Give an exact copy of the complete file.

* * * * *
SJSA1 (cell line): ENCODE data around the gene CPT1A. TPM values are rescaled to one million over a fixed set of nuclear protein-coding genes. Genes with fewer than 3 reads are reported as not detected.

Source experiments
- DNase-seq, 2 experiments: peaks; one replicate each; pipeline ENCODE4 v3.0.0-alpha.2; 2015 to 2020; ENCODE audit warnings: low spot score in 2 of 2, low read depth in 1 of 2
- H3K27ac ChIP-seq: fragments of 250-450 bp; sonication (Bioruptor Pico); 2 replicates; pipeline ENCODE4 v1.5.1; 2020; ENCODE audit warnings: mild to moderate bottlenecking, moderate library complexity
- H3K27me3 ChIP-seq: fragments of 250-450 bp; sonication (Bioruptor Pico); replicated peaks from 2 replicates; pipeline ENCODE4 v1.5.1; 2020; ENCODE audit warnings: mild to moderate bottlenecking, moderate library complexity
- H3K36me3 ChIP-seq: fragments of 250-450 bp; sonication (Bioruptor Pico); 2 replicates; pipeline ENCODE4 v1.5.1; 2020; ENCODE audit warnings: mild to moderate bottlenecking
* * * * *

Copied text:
SJSA1 (cell line): ENCODE data around the gene CPT1A. TPM values are rescaled to one million over a fixed set of nuclear protein-coding genes. Genes with fewer than 3 reads are reported as not detected.

Source experiments
- DNase-seq, 2 experiments: peaks; one replicate each; pipeline ENCODE4 v3.0.0-alpha.2; 2015 to 2020; ENCODE audit warnings: low spot score in 2 of 2, low read depth in 1 of 2
- H3K27ac ChIP-seq: fragments of 250-450 bp; sonication (Bioruptor Pico); 2 replicates; pipeline ENCODE4 v1.5.1; 2020; ENCODE audit warnings: mild to moderate bottlenecking, moderate library complexity
- H3K27me3 ChIP-seq: fragments of 250-450 bp; sonication (Bioruptor Pico); replicated peaks from 2 replicates; pipeline ENCODE4 v1.5.1; 2020; ENCODE audit warnings: mild to moderate bottlenecking, moderate library complexity
- H3K36me3 ChIP-seq: fragments of 250-450 bp; sonication (Bioruptor Pico); 2 replicates; pipeline ENCODE4 v1.5.1; 2020; ENCODE audit warnings: mild to moderate bottlenecking